Other pieces of legislation in the field include:
The Law on the Retention of Telecommunication data for the investigation of serious offences (Law 183(I)/2007);
Law 26(III)/2004 which ratifies the EU Directive 2011/93/EE which covers, inter alia, child pornography;
Law 112(I)/2004 which regulates electronic communication.
The role of the Cyprus courts
There has been an increase in the number of new internet fraud cases brought before the Cyprus civil courts in recent years and it is encouraging to note that the civil courts in Cyprus have shown their readiness to adapt and to keep the pace with the cybercriminals. This is heartening because it is of the utmost importance for the courts to contribute to the fight against cybercrime. Otherwise, the scammers who tend to hide behind a veil of anonymity or false identification will always be one step ahead and the imbalance that exists between the victims and the cybercriminals will never be tackled.
Having handled numerous internet fraud cases for clients (usually for large corporations who fell victims of hackers, impersonation and the like), it can be observed that it is very common for stolen funds to be transferred immediately to multiple bank accounts (owned usually by foreign entities) in various jurisdictions around the globe. In such situations the courts can assist by granting freezing orders in order to ensure that the stolen funds are not further alienated, as well as Norwich Pharmacal relief against the banks in order to learn the identity of the account holder(s). In situations where the funds have already been further alienated, the courts can grant tracing orders in order to follow the money.
In a recent internet fraud (impersonation) case, the District Court of Nicosia granted ex parte a freezing order as well as a gagging order against the Bank whereas the Norwich Pharmacal type orders were left to be examined inter partes. The Cyprus courts have also acknowledged the difficulties in serving by conventional means anonymous defendants or defendants who do not want to be found.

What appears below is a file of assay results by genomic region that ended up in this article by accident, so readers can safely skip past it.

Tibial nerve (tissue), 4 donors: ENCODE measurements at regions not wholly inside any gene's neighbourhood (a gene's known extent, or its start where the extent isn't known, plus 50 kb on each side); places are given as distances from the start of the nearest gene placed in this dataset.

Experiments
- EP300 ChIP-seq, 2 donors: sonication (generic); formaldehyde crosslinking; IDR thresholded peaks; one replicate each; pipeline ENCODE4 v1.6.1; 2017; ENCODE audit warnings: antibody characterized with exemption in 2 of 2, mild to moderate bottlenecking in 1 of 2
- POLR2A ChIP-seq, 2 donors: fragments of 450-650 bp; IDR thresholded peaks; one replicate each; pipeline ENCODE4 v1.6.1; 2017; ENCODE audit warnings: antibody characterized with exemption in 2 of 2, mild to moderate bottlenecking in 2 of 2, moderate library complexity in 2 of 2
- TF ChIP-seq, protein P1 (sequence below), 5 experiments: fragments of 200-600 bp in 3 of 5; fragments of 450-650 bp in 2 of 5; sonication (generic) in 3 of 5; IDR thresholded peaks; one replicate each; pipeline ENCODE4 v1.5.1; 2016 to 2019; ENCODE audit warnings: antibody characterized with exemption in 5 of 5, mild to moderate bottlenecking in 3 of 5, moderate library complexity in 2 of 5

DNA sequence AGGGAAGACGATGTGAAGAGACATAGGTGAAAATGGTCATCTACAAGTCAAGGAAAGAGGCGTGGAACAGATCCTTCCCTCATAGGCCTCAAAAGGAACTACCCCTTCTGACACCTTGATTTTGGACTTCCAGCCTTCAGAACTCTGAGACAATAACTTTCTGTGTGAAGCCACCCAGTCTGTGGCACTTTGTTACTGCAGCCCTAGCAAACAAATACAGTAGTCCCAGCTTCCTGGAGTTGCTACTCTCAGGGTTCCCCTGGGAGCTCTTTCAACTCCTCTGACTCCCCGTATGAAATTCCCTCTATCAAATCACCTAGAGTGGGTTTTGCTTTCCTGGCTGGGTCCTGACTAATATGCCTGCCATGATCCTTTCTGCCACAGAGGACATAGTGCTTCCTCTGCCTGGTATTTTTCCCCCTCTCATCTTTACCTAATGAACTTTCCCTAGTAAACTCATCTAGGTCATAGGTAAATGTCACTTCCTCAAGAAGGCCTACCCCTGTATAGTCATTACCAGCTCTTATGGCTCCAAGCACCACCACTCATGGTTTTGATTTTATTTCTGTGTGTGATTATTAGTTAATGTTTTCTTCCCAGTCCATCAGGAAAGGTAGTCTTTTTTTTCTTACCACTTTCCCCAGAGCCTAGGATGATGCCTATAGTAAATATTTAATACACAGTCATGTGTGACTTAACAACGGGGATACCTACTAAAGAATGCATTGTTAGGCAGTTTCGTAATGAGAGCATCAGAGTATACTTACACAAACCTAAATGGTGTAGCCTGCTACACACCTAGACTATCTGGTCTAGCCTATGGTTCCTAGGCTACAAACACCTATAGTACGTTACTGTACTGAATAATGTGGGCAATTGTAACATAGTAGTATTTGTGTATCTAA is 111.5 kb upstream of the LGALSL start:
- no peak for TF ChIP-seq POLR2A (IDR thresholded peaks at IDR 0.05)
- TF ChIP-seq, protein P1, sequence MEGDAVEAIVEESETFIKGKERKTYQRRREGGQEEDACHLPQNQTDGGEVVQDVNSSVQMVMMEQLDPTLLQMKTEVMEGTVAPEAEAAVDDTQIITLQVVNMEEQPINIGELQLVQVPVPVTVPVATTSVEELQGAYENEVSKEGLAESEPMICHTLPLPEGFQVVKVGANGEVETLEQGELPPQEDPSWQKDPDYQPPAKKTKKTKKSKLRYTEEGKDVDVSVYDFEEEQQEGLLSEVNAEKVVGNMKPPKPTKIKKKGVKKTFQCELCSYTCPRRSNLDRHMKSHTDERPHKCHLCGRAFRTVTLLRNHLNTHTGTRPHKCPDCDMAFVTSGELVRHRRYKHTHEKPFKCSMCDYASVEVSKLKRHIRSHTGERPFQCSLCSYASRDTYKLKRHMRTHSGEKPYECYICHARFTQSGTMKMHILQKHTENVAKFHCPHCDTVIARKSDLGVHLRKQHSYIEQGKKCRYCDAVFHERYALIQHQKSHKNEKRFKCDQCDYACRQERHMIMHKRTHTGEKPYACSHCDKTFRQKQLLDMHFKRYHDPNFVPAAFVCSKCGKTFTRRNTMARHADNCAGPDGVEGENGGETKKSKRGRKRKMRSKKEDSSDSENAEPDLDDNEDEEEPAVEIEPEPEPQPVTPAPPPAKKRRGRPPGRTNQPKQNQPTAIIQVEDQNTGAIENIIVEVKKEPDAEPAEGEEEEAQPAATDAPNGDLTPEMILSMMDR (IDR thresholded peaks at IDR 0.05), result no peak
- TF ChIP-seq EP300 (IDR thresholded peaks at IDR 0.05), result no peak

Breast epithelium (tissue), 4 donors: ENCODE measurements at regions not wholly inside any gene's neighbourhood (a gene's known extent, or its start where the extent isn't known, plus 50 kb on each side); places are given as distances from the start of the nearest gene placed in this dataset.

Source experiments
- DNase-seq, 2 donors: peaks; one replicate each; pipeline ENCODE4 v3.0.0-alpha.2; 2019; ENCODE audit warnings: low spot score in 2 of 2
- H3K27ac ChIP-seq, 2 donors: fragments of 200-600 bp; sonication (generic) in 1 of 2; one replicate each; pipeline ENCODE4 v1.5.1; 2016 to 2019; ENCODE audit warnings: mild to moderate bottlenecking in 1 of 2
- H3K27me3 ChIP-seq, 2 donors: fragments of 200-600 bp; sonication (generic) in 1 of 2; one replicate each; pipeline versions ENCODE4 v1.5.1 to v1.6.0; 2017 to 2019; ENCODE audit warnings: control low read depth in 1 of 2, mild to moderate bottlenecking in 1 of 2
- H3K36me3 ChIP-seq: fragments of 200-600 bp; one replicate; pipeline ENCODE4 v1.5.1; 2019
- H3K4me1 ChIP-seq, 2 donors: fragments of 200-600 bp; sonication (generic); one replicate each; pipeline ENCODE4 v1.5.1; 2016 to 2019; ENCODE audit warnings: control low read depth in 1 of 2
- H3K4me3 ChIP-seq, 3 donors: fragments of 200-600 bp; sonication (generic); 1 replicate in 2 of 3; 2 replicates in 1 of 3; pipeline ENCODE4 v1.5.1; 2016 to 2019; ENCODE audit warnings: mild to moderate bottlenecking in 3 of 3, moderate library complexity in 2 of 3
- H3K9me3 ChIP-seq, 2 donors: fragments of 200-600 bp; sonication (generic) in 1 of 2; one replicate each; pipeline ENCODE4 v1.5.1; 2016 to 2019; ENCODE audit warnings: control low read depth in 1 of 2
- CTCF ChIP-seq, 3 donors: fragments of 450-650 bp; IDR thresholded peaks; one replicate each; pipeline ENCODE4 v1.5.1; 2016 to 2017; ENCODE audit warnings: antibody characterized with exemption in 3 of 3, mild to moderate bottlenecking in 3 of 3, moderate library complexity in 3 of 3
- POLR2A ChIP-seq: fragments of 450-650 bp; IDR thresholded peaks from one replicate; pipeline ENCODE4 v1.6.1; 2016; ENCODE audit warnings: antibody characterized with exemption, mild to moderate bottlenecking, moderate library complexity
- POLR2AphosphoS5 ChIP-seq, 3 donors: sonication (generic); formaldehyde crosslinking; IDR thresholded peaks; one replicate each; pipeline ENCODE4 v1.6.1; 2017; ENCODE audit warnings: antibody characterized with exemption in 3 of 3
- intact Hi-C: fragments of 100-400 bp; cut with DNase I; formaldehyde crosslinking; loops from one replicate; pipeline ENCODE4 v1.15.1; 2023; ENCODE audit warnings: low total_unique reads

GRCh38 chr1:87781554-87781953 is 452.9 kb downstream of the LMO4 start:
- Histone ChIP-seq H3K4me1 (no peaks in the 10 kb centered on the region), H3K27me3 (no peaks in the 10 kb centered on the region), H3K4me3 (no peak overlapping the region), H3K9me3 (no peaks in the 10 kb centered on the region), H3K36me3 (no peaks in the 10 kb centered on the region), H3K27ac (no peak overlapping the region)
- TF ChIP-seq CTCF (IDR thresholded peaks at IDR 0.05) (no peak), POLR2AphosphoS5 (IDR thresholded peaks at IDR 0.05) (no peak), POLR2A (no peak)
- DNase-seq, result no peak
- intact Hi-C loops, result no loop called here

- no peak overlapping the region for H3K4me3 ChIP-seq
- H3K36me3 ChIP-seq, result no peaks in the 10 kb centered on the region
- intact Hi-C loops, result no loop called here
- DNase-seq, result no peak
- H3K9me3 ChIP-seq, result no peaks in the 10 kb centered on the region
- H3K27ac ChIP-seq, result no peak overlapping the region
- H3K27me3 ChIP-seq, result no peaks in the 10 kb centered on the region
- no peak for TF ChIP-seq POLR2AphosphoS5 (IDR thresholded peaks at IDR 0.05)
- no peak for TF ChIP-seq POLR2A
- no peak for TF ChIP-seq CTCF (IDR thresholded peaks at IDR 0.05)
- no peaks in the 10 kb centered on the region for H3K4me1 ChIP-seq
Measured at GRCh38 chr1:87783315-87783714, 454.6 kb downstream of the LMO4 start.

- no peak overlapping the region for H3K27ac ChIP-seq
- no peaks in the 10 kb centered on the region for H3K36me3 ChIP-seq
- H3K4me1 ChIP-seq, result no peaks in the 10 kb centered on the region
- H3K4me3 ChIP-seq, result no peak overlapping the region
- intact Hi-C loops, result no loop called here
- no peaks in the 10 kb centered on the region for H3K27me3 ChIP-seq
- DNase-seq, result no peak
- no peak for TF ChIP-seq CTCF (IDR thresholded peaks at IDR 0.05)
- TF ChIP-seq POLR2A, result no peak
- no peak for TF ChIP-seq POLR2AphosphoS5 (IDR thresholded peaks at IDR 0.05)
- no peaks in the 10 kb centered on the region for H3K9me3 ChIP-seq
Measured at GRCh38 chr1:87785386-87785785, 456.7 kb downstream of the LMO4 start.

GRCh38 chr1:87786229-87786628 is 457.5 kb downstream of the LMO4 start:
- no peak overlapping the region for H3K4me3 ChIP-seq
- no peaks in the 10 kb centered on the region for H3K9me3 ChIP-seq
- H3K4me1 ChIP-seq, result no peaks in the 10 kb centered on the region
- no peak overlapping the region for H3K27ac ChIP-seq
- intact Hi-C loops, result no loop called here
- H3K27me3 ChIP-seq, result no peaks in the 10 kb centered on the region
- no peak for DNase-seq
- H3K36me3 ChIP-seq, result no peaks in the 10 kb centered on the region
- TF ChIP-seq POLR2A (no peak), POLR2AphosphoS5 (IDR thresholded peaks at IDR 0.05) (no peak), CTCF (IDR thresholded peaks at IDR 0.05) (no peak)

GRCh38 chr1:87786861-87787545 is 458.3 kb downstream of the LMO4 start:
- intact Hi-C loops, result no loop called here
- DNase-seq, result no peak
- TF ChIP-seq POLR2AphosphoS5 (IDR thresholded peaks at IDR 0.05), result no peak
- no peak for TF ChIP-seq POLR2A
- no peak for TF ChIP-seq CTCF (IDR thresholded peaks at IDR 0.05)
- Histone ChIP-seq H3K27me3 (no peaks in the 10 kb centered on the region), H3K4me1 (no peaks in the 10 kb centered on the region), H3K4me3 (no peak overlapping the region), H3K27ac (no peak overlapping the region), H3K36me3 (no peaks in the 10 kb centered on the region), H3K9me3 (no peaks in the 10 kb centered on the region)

Recently, the District Court of Limassol on the basis of O.5R.9 of the Civil Procedure Rules granted a novel form of alternative service, i.e. that of service via Facebook Messenger, which is definitely a step in the right direction. This is because in injunction applications made without notice the general rule is that the proceedings and the order must be served on the respondent as soon as practicable.
This type of alternative (electronic) service is not so uncommon in the UK where, for example, in LJY v. Person(s) Unknown  EWHC 3280 (QB), the court deviated from the general rule and permitted the claimant to serve the defendant by text.
It remains to be seen who the ultimate winner shall be in the fight against cybercrime. So far, both the authorities and the courts have shown good reflexes in assisting corporations and private individuals who have fallen victims of cybercriminals. However, in response, the cybercriminals have always been able to develop even more sophisticated cybercrime techniques.
Partner, Elias Neocleous & Co